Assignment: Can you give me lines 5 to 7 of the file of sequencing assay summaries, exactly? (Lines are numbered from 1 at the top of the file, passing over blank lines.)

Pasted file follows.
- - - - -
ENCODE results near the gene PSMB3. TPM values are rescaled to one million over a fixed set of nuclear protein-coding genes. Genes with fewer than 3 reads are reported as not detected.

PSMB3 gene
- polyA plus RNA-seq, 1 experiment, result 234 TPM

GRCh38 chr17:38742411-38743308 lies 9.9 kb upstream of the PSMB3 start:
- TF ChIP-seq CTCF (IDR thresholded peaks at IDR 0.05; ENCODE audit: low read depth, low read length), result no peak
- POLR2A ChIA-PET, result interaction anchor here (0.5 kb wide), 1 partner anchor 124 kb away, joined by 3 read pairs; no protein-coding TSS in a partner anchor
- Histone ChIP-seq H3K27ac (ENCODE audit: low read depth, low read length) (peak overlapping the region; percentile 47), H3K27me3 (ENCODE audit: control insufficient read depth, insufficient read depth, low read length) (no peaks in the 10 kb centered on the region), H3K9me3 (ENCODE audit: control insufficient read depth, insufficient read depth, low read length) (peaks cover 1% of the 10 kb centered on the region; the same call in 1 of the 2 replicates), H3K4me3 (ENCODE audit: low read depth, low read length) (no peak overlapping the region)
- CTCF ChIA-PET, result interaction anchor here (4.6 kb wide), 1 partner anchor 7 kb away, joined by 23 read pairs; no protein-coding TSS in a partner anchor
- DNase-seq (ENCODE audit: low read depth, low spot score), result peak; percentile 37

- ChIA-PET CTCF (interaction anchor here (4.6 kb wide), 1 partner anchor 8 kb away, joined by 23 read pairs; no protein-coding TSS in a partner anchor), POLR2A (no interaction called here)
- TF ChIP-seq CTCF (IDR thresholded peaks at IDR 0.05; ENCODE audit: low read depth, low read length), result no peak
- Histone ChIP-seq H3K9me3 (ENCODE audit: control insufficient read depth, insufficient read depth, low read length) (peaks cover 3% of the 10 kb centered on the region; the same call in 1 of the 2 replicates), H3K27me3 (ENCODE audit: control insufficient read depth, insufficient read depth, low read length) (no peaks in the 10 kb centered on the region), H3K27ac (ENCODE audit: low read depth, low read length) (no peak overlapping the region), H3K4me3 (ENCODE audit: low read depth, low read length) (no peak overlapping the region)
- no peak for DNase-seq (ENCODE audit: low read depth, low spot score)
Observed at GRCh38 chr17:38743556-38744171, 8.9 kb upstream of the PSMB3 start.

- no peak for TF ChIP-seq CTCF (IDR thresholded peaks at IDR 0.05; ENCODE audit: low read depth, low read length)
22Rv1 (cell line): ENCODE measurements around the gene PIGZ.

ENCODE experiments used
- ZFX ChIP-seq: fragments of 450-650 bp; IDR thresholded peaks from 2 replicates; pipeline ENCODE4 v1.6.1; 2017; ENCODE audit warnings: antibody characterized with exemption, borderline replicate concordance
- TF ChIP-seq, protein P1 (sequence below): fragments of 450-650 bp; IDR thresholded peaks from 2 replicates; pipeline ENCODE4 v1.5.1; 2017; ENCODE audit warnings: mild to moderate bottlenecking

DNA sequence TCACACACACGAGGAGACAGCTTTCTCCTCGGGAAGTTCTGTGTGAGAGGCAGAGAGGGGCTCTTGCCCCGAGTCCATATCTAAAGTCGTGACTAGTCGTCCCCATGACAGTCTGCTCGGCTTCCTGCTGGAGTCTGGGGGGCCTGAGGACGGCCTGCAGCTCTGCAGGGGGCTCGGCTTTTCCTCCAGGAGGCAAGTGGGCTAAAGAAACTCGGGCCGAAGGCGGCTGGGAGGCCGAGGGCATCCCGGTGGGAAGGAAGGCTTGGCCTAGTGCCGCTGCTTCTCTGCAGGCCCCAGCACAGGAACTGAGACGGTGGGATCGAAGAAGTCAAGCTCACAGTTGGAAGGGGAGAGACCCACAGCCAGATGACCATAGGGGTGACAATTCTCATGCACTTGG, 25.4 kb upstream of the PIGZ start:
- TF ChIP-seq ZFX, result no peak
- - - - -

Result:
- TF ChIP-seq CTCF (IDR thresholded peaks at IDR 0.05; ENCODE audit: low read depth, low read length), result no peak
- POLR2A ChIA-PET, result interaction anchor here (0.5 kb wide), 1 partner anchor 124 kb away, joined by 3 read pairs; no protein-coding TSS in a partner anchor
- Histone ChIP-seq H3K27ac (ENCODE audit: low read depth, low read length) (peak overlapping the region; percentile 47), H3K27me3 (ENCODE audit: control insufficient read depth, insufficient read depth, low read length) (no peaks in the 10 kb centered on the region), H3K9me3 (ENCODE audit: control insufficient read depth, insufficient read depth, low read length) (peaks cover 1% of the 10 kb centered on the region; the same call in 1 of the 2 replicates), H3K4me3 (ENCODE audit: low read depth, low read length) (no peak overlapping the region)